As well as replacement gear sets I also do a lot of replacement driveshafts and this week I have a 3D print project to share with you that repairs an old Athearn HO DD35A.
These big locomotives have two motors, just like the real thing. Each motor has a drive shaft that connects to the top of the truck and, through a set of gears, drives the wheels. But as the truck swivels the drive shaft has to adjust in direction and length. This is done by the use of universal joints and a sliding driveshaft. The ends of the universal joints are press-fitted onto the metal shafts of the motor and truck. And it’s at this point where they fail; the plastic cracks with age and no longer grips the metal shaft, preventing it from turning. Below is an original complete drive shaft with two universal joints and a sliding centre shaft.
You can just make out the cracks in the plastic in the image below on the right. Oddly the metal shaft on the motor (the universal on the right) is larger than the truck as you can see by the different hole sizes.
The sliding shaft has a keyway along its length; you can see it below on the top of the shaft.
The end of the universal this connects with has a slot for the keyway to fit into. This means the drive shaft will always turn the universal but can slide in and out.
The universal itself consists of a ball and socket configuration and press-fits together.
Using the original parts I was able to 3D model both ends of the universal, also taking into account the different metal shaft sizes. I needed to design the joint so it clips together and won’t easily pull apart, but is not such a tight fit that it cracks on assembly or prevents it from moving freely.
The 3D printed parts were printed in Shapeways Smooth Fine Detail material because it’s very accurate and hard, which is ideal for this use.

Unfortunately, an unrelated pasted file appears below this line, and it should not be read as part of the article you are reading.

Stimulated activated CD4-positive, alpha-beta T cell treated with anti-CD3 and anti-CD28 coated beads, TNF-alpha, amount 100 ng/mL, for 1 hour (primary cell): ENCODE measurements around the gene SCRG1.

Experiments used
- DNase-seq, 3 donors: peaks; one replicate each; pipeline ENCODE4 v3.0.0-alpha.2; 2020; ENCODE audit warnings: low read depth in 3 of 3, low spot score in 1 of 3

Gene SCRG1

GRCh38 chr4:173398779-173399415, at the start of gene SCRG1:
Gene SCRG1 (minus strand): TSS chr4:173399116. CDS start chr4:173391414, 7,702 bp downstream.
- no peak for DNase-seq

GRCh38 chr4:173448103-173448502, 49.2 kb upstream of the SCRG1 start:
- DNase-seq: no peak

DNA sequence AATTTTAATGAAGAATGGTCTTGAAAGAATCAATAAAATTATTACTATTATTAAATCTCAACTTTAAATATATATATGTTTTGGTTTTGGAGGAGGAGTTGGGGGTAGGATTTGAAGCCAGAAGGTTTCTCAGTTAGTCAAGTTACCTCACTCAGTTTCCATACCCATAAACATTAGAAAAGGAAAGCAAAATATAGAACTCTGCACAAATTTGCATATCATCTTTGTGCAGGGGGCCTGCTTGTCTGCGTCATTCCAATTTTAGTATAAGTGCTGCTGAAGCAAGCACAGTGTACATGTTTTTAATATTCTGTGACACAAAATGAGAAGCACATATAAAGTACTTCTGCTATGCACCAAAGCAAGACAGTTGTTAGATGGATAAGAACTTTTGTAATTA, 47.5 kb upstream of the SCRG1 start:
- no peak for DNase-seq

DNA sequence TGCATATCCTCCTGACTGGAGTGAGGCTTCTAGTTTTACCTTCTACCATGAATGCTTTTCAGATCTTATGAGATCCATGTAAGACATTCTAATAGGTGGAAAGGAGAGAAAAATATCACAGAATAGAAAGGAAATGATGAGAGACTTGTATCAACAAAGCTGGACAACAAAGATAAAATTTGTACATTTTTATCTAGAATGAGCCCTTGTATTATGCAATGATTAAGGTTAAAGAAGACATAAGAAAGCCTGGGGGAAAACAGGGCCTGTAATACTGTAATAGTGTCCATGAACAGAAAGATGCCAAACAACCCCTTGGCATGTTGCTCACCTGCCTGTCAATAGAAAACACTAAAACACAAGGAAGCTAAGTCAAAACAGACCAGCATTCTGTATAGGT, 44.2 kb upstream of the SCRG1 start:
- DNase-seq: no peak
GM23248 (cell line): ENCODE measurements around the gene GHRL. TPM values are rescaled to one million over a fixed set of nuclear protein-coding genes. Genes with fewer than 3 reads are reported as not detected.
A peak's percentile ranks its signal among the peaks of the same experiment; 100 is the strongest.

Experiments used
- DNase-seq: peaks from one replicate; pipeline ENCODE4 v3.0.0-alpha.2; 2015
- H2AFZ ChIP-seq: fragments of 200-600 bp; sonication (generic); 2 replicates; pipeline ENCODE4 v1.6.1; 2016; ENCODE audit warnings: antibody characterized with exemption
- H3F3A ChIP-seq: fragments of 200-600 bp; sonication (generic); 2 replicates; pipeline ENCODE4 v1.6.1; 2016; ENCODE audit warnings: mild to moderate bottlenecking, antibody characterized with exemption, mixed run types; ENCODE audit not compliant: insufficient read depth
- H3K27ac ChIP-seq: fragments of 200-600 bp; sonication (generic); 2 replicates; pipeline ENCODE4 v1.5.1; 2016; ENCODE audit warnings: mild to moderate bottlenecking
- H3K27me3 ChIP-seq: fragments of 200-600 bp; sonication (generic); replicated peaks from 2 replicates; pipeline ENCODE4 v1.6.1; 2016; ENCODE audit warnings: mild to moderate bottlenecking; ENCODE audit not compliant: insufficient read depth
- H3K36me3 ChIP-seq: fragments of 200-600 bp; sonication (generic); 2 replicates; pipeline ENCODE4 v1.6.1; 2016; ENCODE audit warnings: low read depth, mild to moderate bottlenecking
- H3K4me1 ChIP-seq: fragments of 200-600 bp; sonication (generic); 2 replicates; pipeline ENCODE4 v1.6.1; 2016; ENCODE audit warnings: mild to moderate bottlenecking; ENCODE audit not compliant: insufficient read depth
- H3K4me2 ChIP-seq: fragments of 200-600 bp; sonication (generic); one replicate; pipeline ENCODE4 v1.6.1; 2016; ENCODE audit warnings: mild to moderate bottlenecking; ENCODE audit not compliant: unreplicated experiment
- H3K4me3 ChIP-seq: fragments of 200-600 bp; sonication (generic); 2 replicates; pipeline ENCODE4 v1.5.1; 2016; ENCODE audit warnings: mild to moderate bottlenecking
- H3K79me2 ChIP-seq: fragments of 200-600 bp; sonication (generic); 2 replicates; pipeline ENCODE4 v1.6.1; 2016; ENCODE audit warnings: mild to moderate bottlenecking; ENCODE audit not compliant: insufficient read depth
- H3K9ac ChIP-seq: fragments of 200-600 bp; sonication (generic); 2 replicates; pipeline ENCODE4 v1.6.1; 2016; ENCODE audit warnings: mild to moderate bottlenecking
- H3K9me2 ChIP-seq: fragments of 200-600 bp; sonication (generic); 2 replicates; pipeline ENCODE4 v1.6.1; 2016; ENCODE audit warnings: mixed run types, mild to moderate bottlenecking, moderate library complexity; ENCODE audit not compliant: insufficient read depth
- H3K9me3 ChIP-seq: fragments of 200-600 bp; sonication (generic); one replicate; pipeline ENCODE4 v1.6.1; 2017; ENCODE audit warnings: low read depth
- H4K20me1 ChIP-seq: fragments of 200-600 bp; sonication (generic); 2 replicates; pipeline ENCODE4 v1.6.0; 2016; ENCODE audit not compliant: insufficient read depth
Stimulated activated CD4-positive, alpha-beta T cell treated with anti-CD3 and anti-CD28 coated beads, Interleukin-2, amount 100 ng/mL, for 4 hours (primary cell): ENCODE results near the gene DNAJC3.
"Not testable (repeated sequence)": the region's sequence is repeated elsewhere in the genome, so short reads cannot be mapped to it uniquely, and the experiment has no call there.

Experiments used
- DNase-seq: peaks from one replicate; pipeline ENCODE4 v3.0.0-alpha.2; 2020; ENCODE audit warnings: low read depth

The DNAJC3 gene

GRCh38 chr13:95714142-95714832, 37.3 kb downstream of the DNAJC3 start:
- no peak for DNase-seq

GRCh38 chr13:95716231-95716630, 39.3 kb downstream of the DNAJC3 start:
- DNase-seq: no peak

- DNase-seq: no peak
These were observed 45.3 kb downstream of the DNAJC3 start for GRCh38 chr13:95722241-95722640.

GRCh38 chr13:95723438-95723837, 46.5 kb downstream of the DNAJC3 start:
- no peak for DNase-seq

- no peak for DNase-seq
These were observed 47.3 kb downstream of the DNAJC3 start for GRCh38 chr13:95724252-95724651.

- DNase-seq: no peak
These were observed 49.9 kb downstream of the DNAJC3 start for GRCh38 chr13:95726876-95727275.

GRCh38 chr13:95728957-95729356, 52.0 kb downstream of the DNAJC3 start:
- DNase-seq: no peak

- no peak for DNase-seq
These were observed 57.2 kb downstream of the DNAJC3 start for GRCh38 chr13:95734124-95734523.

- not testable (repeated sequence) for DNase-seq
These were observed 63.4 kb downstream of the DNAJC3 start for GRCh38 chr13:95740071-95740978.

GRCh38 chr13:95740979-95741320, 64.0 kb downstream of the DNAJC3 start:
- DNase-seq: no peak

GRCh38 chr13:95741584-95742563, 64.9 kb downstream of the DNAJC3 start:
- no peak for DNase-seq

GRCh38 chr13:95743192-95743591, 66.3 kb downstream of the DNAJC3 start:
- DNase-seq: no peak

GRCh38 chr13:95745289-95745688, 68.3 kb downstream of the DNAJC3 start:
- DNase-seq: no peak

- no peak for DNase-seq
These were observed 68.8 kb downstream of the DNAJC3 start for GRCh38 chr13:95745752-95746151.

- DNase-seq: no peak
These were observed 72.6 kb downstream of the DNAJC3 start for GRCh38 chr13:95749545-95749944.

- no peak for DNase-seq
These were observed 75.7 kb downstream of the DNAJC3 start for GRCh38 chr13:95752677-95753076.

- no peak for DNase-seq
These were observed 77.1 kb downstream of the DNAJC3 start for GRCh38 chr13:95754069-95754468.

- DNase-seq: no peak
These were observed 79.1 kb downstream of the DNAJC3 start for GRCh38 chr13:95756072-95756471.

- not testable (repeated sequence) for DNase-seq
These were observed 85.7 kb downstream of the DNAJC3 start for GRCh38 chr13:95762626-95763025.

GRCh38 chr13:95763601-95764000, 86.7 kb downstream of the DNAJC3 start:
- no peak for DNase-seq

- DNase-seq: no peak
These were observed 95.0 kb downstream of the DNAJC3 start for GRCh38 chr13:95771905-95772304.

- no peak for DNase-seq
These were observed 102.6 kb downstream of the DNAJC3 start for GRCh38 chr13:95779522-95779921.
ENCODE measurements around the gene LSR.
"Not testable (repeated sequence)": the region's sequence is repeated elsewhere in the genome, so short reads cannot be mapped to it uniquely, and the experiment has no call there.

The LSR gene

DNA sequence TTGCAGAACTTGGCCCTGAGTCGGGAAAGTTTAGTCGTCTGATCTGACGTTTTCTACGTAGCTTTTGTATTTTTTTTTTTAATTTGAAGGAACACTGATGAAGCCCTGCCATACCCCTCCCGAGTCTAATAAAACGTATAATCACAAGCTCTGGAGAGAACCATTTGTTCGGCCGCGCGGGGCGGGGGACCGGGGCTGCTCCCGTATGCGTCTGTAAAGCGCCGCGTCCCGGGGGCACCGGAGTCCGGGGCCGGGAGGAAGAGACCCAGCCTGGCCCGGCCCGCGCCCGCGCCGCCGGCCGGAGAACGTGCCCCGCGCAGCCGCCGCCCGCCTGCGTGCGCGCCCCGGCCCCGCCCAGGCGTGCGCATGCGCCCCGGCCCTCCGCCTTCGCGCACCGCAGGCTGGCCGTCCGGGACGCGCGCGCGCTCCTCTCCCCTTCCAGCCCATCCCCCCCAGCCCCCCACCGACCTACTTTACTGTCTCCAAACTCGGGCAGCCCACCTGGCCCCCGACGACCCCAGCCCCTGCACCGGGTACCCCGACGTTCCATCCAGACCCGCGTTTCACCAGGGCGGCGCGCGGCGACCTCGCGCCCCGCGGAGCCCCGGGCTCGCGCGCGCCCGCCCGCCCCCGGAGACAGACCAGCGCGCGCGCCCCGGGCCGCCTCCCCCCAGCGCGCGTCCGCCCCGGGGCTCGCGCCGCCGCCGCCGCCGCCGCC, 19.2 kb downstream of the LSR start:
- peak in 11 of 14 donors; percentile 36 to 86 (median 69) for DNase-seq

The two halves of the universal pushed together with a satisfying click and held in place, but allowed full movement. The ones shown here were the first test print and the tabs that hold the ball were a little weak. One did break so I thickened this up for the second test print.
The original driveshaft also fitted smoothly with its keyway.
The last thing to do was fit the new universals to the locomotive. As with all my gears and parts that press-fit, the holes in the ends needed to be cleaned of 3D print residue before fitting. If this is not done the chance of cracking the new parts is high as they’re a tight fit by design. These were reamed out with a drill bit slightly smaller than the metal shaft. If it’s the same size the part will no longer be a press fit. You might be able to see in this photo that the tabs holding the ball are larger as these are the second test print.
The loco now runs as good as new and is ready to go back to the layout.
A set containing enough parts to replace all four universal kits can be found here.
If you have a part like this on a locomotive that you can’t find a replacement for, please get in touch and we’ll discuss making a new one for you.
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